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PCOS & Heavy Flow - Cyclic Medroxyprogesterone or the Mirena® IUD?

Question

I am a health care provider wishing to treat PCOS and menorrhagia in my patient. Current clinical practice where I am is to offer the Mirena® IUD (long term levonorgestrel). What are the pros and cons of using cyclic medroxyprogestrone versus the "Mirena® IUD" in treating these conditions?

Answer

Thanks for your good question. 
For heavy flow (menorrhagia) in premenopausal women ibuprofen 200 mg with breakfast, lunch and dinner on every heavy flow day may be enough - See Resouces: Heavy Flow
In premenopause if ibuprofen is not sufficient, add cyclic medroxyprogesterone (10 mg/d) or progesterone (300 mg at bedtime/d) - See Resouces: Cyclic Prgesterone Therapy. If the Mirena IUD is your choice for contraception, that will also help heavy flow if ibuprofen doesn’t improve it enough.

Always combine ibuprofen with any heavy flow therapy.

However, if possible for premenopausal women, it is better to use something (like cyclic medroxyprogesterone or progesterone) that will make cycles more normal, not something (like Mirena®) that will make them become light or go away—having our periods connects us with our bodies and helps us understand and “own” our experiences.

For heavy flow in perimenopause, progesterone or medroxyprogesterone (10 mg a day) needs to be given daily for three months before going to cyclic progesterone or medroxyprogesterone. My preference is daily progesterone/progestin with ibuprofen at breakfast, lunch and dinner. However, my concerns about taking away flow with the Mirena® IUD are less in perimenopause. However, it is still important to know when your last flow occurs since you are officially menopausal 12 months later. I’ve seen women at 52 or 54 who got a nasty surprise when they took out their Mirena believing they were menopausal and didn’t need it any more and started having cycles again!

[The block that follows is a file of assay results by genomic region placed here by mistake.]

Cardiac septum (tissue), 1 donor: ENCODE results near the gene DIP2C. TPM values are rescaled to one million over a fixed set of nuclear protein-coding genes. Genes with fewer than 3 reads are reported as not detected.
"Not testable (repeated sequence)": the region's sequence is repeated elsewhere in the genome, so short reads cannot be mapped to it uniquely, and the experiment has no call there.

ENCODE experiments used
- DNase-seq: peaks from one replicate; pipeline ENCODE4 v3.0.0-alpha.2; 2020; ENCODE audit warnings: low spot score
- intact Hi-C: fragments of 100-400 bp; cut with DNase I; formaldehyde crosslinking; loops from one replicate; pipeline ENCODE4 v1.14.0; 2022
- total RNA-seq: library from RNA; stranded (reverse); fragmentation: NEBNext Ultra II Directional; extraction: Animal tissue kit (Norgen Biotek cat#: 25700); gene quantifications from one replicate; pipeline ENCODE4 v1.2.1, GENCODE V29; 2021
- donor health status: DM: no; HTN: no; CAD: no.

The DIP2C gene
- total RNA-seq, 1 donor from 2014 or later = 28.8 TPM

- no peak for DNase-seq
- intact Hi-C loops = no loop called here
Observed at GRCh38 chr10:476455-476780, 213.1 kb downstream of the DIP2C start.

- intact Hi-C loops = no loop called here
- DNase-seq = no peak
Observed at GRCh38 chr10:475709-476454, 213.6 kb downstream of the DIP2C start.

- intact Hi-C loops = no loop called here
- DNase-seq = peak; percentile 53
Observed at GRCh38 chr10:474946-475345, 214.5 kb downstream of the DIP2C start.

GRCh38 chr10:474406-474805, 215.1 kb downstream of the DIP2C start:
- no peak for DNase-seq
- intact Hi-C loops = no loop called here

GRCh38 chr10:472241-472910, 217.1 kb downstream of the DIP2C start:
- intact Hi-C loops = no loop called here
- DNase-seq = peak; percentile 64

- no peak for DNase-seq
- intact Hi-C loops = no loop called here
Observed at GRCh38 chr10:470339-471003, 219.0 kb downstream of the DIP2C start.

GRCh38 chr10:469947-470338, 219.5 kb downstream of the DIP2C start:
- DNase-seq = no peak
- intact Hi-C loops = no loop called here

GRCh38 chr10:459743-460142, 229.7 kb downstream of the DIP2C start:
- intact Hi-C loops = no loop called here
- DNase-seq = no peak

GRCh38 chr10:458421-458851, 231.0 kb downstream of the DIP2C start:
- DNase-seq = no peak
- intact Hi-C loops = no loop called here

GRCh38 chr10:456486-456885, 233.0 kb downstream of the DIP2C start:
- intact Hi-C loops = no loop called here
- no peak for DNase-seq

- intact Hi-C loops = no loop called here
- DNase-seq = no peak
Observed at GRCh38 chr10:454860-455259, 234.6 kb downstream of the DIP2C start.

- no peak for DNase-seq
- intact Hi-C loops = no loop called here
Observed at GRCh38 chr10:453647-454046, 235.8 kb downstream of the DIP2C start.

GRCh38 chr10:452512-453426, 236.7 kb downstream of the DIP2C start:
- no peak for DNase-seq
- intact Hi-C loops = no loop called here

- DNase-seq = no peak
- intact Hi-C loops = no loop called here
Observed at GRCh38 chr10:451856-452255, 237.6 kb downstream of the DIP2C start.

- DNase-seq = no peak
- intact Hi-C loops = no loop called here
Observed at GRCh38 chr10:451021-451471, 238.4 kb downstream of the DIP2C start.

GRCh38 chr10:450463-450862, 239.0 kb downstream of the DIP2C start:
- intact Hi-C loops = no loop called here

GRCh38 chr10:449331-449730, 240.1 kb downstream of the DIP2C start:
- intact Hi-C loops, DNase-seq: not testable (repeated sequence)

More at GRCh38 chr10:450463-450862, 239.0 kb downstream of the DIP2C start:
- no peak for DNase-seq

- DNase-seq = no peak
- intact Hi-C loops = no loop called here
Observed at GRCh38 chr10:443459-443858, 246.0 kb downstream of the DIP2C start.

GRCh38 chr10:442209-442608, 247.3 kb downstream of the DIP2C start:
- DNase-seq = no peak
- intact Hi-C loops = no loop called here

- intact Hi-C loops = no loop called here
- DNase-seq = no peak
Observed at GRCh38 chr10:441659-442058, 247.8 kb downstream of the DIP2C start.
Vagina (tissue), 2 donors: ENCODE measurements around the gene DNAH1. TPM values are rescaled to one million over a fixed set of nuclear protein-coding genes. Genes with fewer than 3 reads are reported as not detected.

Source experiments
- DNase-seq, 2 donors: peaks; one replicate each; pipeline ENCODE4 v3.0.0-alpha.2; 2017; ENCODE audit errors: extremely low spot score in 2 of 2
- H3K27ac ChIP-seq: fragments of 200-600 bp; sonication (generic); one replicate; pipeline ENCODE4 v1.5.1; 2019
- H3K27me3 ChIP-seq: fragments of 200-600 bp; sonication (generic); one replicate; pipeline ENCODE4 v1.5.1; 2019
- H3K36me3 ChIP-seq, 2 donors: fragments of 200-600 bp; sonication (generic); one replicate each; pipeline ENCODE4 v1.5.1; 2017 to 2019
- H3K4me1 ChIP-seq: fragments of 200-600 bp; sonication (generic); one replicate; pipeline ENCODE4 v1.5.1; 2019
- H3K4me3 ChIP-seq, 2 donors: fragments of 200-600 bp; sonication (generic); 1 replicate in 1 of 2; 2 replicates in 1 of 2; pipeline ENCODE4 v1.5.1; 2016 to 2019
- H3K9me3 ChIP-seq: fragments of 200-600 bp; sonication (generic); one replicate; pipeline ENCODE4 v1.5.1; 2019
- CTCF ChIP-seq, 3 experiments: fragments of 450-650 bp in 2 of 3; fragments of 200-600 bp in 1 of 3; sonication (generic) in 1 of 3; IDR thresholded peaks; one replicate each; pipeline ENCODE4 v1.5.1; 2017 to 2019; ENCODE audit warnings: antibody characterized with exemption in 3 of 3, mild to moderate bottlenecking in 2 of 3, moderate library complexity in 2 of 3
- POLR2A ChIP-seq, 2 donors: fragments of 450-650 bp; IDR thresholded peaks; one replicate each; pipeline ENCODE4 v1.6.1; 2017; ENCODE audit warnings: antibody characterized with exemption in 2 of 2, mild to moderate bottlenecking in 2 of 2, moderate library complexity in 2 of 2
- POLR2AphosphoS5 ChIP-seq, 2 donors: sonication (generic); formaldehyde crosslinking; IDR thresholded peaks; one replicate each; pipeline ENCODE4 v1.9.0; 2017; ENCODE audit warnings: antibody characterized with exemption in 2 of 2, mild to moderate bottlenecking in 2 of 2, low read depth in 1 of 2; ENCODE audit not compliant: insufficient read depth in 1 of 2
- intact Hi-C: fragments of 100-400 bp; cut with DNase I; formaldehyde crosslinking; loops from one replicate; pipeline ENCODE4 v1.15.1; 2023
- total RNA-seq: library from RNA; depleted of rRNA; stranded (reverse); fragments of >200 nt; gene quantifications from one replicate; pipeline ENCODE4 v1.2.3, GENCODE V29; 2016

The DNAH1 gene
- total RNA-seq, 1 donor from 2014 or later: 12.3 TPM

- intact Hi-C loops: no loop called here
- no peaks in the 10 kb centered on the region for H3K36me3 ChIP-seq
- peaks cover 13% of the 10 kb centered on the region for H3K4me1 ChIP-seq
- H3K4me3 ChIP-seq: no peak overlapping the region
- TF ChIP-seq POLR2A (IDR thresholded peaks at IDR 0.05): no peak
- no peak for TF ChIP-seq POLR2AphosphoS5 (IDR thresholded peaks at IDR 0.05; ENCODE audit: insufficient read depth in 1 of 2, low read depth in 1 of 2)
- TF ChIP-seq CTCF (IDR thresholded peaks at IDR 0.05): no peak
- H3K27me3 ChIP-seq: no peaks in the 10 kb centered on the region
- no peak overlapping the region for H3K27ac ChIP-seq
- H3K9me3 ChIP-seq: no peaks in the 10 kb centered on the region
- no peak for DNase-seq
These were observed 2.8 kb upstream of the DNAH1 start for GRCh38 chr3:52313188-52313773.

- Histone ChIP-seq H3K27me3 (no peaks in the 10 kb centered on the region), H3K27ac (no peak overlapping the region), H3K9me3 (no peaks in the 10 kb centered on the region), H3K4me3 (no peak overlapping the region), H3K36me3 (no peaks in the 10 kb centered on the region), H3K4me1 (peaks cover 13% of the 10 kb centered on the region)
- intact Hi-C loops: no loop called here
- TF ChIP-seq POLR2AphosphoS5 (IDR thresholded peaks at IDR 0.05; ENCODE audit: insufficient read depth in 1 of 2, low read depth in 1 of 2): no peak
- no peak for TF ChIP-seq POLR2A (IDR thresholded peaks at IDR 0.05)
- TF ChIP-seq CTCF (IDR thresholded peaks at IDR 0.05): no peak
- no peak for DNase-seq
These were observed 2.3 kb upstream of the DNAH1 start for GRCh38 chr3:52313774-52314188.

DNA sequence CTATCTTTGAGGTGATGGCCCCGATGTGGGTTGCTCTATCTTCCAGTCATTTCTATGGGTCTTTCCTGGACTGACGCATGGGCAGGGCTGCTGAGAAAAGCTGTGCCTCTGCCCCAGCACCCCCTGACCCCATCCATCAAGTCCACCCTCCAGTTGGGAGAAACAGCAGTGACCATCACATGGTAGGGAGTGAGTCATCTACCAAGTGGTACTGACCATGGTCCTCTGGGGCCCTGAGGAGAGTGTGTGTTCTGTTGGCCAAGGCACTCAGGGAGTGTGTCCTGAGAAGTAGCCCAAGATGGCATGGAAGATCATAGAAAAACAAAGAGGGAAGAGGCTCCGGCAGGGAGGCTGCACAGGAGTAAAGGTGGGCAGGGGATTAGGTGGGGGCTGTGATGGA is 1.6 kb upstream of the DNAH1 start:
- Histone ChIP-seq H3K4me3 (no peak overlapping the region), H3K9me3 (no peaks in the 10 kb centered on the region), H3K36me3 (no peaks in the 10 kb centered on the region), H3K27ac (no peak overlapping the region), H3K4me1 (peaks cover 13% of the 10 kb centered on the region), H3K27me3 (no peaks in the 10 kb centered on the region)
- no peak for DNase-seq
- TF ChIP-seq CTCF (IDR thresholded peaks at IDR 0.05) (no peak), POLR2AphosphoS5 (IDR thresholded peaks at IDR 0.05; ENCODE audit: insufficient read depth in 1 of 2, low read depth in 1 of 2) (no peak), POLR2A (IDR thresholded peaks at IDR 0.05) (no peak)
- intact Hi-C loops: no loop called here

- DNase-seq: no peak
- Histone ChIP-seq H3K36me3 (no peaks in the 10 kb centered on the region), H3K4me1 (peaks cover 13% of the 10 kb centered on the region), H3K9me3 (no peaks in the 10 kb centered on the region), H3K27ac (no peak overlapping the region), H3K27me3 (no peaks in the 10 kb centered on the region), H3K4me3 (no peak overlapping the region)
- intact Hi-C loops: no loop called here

Mirena® has the advantage that it is delivering the progestin to the lining of the uterus so the levonorgestrel does not have major whole-body effects.

For PCOS and heavy flow—again I would start with ibuprofen. For the PCOS itself however, (not just the heavy flow) I think women really need cyclic progesterone (or perhaps medroxyprogesterone). I usually recommend spironolactone (a direct androgen-receptor blocker) along with cyclic progesterone once the heavy flow is under control. That usually allows women to start ovulating on their own http://www.cemcor.ca/resources/topics/anovulatory-androgen-excess-aae.

Updated Date: 
Friday, October 21, 2016 - 12:15

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